The Fresh Loaf

A Community of Amateur Bakers and Artisan Bread Enthusiasts.

Gluten Free Help

Bread winer's picture
Bread winer

Gluten Free Help

After a very long time of baking most of our own breads I had to admit that I am gluten sensitive - thankfully not intolerant, e.g. celiac.  I've done very well with quick breads and my son prefers my GF yeast waffles to the good old days.  My DIY gluten free bread has been a journey with consistent disappointment.  Today's loaf is probably the closest I've come, but, it was dense and soggy on the bottom quarter inch.  But the good news is that the crumb was nice and airy, albeit too moist as well.  I've done endless research and tried a plethora of recipes.  Basically, I hydrate at 120 to 125%.  One hour first proof, and almost an hour after panning it.  Then an hour in the oven at 350 to core temperature of 200 F.  Flours are a combination brown and white rice flour, sorghum and tapioca starch.  Binding is supported by psylium fiber powder and pea protein.  No egg, no milk, just water.  I can probably solve the wet crumb with a longer bake time.  But the bottom is just flattened out crumb-goo.  Any thoughts?  Will be appreciated.

Abe's picture

Don't need a bulk ferment (1st proof) and final proof. Try one proof then baking. 

Here is a good gluten free recipe using buckwheat groats and is leavened using a spontaneous ferment. 

My method differs slightly. 

  • Wash and drain (the best you can) the buckwheat groats. Or use a sieve and run under the tap. 
  • Add enough water to just cover the groats then leave for few hours. 
  • which time a lot of the water will have been absorbed so top up so it's just covering again. 
  • Soak for 12 hours. 
  • Blend the groats then add 2%, of the weight of the groats, salt (so if 500g groats are used then 10g salt) and mix thoroughly. 
  • Cover and ferment for 12-24 hours until bubbly. 
  • Fold in seeds and portion out into prepared loaf pan. Rest for 1-2 hours just until the mixture looks like it has risen some.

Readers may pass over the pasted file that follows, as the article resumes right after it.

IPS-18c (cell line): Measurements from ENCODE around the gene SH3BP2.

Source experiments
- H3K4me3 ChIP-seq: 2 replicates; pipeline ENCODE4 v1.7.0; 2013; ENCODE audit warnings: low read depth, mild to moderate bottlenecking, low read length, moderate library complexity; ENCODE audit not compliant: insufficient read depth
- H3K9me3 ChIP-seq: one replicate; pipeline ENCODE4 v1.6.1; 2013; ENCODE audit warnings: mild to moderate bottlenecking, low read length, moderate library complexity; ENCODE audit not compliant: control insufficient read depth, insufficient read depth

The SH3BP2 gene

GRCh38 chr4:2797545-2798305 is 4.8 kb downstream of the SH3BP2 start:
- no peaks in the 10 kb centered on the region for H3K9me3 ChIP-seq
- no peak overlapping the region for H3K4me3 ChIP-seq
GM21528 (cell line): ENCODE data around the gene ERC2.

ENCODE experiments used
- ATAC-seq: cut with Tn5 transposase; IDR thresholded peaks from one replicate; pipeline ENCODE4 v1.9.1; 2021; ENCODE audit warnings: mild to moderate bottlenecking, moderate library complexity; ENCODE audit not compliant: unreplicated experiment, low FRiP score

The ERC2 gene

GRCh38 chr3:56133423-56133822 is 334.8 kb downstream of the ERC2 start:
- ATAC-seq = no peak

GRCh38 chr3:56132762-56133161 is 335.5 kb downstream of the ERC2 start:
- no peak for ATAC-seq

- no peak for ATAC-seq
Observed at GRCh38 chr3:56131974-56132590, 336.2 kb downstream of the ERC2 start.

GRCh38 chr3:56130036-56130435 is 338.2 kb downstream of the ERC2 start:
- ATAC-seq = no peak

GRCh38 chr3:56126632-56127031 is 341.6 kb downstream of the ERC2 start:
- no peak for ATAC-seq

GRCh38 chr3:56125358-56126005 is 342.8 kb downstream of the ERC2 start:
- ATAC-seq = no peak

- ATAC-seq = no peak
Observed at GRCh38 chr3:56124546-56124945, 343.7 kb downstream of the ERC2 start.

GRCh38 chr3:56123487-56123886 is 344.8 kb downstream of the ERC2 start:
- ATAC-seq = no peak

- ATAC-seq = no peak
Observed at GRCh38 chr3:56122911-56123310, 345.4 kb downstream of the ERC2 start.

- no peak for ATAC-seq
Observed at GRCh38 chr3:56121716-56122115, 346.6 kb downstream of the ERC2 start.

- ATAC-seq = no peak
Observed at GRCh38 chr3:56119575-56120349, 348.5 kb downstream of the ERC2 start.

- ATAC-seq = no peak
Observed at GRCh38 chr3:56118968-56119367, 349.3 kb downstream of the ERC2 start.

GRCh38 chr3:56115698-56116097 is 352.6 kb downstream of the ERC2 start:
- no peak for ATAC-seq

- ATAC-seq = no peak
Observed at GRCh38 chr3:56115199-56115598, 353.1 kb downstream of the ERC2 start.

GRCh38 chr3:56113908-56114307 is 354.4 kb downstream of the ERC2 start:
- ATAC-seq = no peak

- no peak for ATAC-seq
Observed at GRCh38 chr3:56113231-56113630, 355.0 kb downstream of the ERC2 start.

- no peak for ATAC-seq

• Bake. 
tpassin's picture

Here's a 100% buckwheat loaf that riffed off a different recipe of Abe's.  It uses 100% buckwheat flour.

Neither of these is going to be anything like a wheat loaf, nor will they be very good for sandwiches, but oh my! they make good buttered toast.


Moe C's picture
Moe C

This is an interesting thread, with all its winding offshoots. The thing about this recipe (if one gets it right) is that the result looks like bread and springs back when squeezed. It's made with raw, soaked white rice (suggested it's probably short grain, non-glutinous rice). Anyway, hope it's of some help.

tpassin's picture

Here's a corn-buckwheat-rye loaf I posted about a while ago.  It's not completely gluten-free because it's got rye, but maybe it will be all right for people with some non-celiac sensitivity to gluten -

clazar123's picture

An actual recipe and detailed technique as well as pics would be useful in problem solving but I have a few thoughts. 

If you are at 120-125% hydration, I take it that this dough has a batter consistency-no kneading involved. Correct?

I would expect that a ideal loaf with this recipe would have a fairly even crumb like a sandwich bread. 

I would concur with Abe that GF breads do not need a long bulk ferment and then a final proof. Because GF batter/dough has a harder time hanging onto the bubbles, it really is mixed, risen in the pan to 3/4 double and put in the oven well before double. 

You say you bake at 350 for an hour. I don't know how big your pan is so it is hard to judge if that is appropriate timing. Sounds about right for a 4x8 standard bread pan but the moist bottom is a concern. Do all other baked items come out ok on the bottom?  How long do you cool the loaf in the pan?